Bee Cause We Care

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Charity Spotlight: This blog post is part of our charity spotlight series and was provided by Beatrice Olivastri, Chief Executive Officer at Friends of the Earth Canada.

My name is Bea and I’m on a mission to save the bees. My grandfather was a farmer and beekeeper, and throughout my childhood I rambled around the farm, hid in woodlots, chased the chickens and investigated streams. Five gallon pails of honey and homemade sauerkraut made the trek home with me after each visit, and it is during these trips where I developed my immense love for bees.

There are over 20,000 species of bees in the world with new species being discovered all the time. Canada has over 825 species of bees, and more than 40 species are bumblebees. While I’ll always care about honey bees, a species imported from Europe specifically for honey production, Canada’s wild, native bees are the most important bees and, with so little known about them, need our attention.

Bees Are Keystone Species

The scale is immense – nearly 90 percent of the world’s 352,000 wild flowering plant species depend on pollinators like bees to transfer pollen in order to successfully reproduce. More than 75 percent of leading global crops benefit from animal pollination in production, yield and quality, and this pollination “service” is provided mainly by bees – more than 90 percent of the time.

Humans are Threatening Bees

Human activity, especially industrial agriculture and its dependence on pesticides— including neonicotinoids—threatens pollinators, their abundance, diversity, and health. Because of this, the ability for bees to provide essential pollination is threatened.

Neonicotinoid (neonics) pesticides are especially worrisome because they are attach themselves to plants. Neonics get inside plants, making nectar and pollen toxic to bees. The toxins then last in soil and water for months or even years on end. Even low levels of exposure can decrease bees’ abilities to forage, navigate, and communicate. The pesticides hinder their memory, suppress their immune systems and increase their vulnerability to disease and pests. Some neonicotinoids can be even 5,000 to 10,000 more acutely toxic to bees than DDT.

Through our advocacy efforts, our work has paid off in Ontario. In 2015, the province became the first government in North America to permanently reduce the use of neonics in agriculture.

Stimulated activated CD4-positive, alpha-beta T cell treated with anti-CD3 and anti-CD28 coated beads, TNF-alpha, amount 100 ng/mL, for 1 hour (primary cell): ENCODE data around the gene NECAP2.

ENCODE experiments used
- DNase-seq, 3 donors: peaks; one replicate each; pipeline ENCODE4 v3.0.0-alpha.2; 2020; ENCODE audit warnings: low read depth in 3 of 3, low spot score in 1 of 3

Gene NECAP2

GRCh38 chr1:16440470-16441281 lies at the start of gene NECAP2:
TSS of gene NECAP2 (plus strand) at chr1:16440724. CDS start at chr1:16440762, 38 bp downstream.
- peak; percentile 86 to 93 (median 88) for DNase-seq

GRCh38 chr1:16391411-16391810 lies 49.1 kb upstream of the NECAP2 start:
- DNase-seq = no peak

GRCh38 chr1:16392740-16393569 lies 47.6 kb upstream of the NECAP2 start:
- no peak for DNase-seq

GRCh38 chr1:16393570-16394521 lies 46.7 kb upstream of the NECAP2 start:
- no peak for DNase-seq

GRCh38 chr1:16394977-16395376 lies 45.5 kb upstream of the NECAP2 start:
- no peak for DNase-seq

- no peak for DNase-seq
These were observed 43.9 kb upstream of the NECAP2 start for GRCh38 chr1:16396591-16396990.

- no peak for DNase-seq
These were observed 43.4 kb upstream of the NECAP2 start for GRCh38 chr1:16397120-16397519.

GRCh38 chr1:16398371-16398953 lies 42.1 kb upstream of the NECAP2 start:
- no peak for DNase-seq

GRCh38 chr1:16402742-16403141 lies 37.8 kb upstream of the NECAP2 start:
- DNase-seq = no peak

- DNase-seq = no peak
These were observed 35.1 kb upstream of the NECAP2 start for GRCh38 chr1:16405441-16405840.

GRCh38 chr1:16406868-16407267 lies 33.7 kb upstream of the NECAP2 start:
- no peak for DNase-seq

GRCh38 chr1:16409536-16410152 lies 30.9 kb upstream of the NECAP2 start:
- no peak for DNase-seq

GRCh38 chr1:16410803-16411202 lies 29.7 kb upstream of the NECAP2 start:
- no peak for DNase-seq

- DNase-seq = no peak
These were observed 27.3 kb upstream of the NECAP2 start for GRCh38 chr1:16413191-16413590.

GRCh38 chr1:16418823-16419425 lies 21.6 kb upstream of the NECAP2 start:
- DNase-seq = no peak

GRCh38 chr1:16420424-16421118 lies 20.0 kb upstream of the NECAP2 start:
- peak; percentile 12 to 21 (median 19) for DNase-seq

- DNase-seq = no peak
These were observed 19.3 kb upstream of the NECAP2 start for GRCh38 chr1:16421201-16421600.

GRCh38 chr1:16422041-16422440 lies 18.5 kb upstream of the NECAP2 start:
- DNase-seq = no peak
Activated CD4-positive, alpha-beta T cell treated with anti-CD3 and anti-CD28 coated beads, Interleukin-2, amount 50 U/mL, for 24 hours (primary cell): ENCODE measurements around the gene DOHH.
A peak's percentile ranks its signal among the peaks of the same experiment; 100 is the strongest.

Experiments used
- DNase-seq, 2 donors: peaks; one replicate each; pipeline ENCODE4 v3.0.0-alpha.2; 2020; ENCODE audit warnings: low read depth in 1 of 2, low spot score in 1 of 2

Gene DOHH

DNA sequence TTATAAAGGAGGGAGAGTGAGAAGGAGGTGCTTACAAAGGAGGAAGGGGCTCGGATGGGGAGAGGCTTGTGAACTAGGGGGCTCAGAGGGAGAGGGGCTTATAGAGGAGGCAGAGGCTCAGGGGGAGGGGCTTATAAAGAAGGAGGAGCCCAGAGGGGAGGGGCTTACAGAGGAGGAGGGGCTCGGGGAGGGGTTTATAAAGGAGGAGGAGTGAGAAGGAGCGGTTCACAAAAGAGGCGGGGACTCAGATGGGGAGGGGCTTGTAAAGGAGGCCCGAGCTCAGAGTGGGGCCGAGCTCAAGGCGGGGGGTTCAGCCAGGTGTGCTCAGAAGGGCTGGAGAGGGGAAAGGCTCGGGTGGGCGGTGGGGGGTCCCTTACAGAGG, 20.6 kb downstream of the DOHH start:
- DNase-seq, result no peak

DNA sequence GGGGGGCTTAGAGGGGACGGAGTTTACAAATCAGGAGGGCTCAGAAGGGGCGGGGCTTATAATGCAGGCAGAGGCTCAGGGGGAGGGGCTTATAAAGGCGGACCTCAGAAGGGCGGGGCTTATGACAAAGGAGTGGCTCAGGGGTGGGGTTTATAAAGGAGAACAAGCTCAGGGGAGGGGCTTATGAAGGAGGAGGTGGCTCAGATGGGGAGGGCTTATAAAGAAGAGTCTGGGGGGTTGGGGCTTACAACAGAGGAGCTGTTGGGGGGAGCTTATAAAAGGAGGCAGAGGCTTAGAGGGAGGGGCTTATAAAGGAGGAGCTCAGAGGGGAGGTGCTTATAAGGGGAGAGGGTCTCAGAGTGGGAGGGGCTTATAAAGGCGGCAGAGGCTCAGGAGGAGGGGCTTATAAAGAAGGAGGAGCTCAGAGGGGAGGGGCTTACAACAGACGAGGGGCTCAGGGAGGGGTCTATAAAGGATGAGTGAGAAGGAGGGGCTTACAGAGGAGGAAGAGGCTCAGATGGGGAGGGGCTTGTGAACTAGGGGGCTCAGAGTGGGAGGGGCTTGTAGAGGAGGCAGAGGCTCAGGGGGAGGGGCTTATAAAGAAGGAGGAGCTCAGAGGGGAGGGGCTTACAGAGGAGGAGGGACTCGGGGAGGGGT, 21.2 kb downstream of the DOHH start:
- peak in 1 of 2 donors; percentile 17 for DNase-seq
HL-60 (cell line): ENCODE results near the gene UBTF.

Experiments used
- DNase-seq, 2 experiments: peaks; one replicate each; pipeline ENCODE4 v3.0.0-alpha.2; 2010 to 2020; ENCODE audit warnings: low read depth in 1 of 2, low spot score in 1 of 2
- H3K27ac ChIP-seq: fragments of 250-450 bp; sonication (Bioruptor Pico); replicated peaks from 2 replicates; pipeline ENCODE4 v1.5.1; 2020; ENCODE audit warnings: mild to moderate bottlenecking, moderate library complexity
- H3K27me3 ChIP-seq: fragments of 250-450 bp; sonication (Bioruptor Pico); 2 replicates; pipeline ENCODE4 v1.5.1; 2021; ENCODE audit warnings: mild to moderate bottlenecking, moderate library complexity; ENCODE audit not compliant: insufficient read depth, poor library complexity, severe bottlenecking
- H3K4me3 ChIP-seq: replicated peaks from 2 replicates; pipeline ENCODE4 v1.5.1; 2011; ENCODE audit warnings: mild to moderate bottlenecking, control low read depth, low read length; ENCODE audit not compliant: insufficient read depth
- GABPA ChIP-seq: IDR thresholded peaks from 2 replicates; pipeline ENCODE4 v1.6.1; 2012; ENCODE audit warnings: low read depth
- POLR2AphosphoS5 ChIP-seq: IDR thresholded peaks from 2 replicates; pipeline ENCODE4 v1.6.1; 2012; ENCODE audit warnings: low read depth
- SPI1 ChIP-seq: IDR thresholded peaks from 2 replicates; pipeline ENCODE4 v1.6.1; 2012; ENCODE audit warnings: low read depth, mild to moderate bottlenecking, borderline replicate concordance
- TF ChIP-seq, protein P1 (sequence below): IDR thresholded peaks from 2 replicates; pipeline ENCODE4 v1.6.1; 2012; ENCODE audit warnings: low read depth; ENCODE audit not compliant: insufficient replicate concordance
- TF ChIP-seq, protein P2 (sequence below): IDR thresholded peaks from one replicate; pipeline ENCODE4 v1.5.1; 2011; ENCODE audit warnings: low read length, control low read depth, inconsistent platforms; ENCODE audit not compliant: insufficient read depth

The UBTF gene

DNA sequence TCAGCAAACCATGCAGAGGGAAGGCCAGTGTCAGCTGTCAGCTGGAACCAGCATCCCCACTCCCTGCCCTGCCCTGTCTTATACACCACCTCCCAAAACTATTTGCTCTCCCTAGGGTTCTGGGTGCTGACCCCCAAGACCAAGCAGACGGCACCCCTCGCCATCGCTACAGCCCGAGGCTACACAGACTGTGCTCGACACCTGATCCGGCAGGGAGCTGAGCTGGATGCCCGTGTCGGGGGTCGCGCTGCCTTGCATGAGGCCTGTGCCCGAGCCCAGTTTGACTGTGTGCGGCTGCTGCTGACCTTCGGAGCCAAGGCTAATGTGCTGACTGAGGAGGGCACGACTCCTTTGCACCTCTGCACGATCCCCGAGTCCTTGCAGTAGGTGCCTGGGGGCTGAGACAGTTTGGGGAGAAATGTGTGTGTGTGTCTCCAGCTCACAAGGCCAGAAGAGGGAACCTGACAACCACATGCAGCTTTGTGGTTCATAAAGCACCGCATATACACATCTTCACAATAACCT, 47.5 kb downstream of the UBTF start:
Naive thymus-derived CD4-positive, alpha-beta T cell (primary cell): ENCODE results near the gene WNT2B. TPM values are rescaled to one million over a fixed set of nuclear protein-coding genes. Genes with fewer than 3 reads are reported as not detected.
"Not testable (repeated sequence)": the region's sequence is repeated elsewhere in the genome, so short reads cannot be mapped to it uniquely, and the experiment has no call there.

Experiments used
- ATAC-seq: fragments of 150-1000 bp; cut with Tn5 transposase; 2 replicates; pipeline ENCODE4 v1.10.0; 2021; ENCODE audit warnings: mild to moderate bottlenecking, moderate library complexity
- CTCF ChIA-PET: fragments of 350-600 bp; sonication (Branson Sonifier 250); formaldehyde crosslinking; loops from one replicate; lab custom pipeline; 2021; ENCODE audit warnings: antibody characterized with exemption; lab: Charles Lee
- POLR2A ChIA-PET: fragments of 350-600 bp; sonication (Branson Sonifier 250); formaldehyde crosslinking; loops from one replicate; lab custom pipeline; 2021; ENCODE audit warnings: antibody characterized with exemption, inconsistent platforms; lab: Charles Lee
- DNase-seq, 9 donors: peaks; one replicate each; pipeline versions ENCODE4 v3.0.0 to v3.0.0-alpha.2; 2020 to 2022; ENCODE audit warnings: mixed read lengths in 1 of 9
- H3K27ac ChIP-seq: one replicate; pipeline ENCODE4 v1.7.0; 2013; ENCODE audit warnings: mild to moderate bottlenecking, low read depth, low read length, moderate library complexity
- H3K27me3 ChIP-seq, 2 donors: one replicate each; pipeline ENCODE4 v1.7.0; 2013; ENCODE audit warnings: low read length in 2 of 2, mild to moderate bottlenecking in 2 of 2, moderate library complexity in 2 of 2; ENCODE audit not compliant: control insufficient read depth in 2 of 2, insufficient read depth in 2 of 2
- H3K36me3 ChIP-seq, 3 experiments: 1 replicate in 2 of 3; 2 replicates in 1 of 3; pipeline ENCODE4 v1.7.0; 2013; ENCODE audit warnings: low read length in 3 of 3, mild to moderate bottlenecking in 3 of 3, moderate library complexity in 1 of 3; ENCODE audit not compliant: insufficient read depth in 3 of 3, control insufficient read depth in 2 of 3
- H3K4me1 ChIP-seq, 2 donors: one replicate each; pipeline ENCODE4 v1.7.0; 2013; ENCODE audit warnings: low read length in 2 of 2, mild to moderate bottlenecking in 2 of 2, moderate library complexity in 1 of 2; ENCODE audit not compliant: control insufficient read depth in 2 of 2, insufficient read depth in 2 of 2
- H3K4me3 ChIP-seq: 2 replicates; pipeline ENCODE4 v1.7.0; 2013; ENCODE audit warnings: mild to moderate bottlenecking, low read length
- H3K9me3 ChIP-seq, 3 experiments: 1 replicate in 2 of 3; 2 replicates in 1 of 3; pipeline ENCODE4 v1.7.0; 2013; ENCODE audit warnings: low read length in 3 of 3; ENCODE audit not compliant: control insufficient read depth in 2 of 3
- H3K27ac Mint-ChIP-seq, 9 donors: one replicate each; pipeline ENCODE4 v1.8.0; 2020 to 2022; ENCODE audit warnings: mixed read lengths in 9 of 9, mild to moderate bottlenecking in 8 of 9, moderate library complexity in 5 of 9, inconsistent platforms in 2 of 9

We’ve also tested flowering plants from big box stores for their level of neonic contamination.  In 2014, more than half contained harmful levels of neonics. In 2015 Canadian samples, we saw the same. We have asked for gardeners to help by insisting on neonic-free plants, and major gardening centres and retailers are responding, but it’s too early to say we’ve won for the bees.

Meanwhile, we’ve gone to court to argue that a number of pesticides containing two neonicotinoid active ingredients (Clothianidin and Thiamethoxam) are unlawfully registered. We expect hearings to take place in 2017.

I learned from Canada’s wild bee guru, Dr. Laurence Packer, that my backyard is an important sanctuary for wild, native bees. He’s counted up to 35 species of wild bees in his.  We launched our Let It Bee campaign to change gardening and landscape practices harmful to wild, native bees by calling on Canadians to sign the pledge to make their homes bee friendly. Through this pledge, Canadians have promised to provide homes for bees by leaving old stems, sticks and decaying wood; leaving sunny areas of ground mulch-free so they can burrow; and plant at least three flowering native plants to provide nectar and pollen in spring, summer and fall. We also offer advice through our Bee & Bee program to welcome and protect wild, native bees in backyards by providing tips and advice to homeowners through educational resources.

Actions are Needed to Save the Bees  

As a Canadian charity, Friends of the Earth Canada works with counterparts in 75 countries around the world under the Friends of the Earth International network.  Sharing bee research findings and public education resources among our counterparts in the United Kingdom, the United States and Germany is a valuable way to be effective with every donor dollar we spend. In addition to bees, Friends of the Earth Canada advocates for environmental protection  across Canada, and around the world.

As for the bees, we are using every technique I’ve learned in the last 30 years to save this important keystone species beecause we care about the bees and all of the ecosystem services these species provide. Just banning the pesticides isn’t enough—we have to work together to restore wild bee habitat and ensure no new threats arise through regulation, research, corporate responsibility, and public participation.

To learn more about Friends of the Earth Canada, or to make a donation, visit Friends of the Earth’s Charity Profile Page


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